8 Coding  Ashley Bao, Arundhati Dole Cab Calloway School Of The Arts (MS)
8 Technology Problem Solving  Adam Hanna, Meghana Yarlagadda Caesar Rodney High School (HS)
9 System Control Technology  Sarah Kupchik,  Riley Burns, Sakhi Grewal Cab Calloway School Of The Arts (MS)
9 Debating Technological Issues  Apuroop Mutyala, Divita Taduvavi MOT Charter School (HS)


Participating Schools:

  • Cab Calloway School Of The Arts (HS)
  • Cab Calloway School Of The Arts (MS)
  • Caesar Rodney High School
  • Fifer Middle School
  • Gauger-Cobbs Middle School
  • Henry C. Conrad Schools of Science (HS)
  • Indian River High School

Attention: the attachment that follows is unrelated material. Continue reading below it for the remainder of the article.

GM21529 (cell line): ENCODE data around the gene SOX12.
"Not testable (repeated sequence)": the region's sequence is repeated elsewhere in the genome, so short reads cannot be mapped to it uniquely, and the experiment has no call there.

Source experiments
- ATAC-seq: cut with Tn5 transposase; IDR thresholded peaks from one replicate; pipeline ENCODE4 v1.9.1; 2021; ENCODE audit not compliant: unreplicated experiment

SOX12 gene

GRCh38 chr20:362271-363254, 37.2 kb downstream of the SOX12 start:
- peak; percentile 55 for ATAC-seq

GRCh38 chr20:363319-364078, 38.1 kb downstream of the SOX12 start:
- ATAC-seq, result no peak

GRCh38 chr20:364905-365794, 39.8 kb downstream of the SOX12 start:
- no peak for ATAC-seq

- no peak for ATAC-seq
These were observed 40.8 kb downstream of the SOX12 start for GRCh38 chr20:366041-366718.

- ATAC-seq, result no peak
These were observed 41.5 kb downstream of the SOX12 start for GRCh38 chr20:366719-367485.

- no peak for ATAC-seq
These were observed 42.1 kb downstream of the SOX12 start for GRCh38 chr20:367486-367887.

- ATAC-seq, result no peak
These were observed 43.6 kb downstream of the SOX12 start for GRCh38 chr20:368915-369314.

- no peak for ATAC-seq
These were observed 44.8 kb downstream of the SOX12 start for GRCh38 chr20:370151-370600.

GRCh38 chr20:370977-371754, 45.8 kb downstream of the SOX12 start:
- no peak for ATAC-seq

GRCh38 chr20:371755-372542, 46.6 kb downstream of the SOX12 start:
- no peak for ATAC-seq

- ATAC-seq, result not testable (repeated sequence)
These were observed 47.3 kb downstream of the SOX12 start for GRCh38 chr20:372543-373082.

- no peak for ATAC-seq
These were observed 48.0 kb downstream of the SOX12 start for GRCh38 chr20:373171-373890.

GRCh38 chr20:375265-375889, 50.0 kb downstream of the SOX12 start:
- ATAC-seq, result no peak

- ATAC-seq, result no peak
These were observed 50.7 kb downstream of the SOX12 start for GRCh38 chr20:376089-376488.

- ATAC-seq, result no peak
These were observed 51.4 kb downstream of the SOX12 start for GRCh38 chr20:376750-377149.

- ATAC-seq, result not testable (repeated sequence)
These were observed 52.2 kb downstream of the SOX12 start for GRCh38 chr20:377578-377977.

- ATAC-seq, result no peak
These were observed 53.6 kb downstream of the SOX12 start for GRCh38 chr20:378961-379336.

• Lake Forest High School
  • MOT Charter School (HS)
  • Newark Charter High School
  • Postlethwait Middle School
  • Seaford Senior High School
  • Sussex Central High School

The Technology Student Association (TSA) is a Career and Technical Student Organization (CTSO) dedicated to students interested in the future of invention, innovation, engineering, and technology. Through TSA, members have the opportunity to participate in technology-focused competitive events, take part in community service work, and become leaders for the organization in their school, state, and at the national level. TSA incorporates curricular and co-curricular experiences to emphasize the importance of knowledge, leadership, skill development, and teamwork.

To learn more about DETSA, please contact Mike Fitzgerald by phone at: 302.735.4015 or by email at: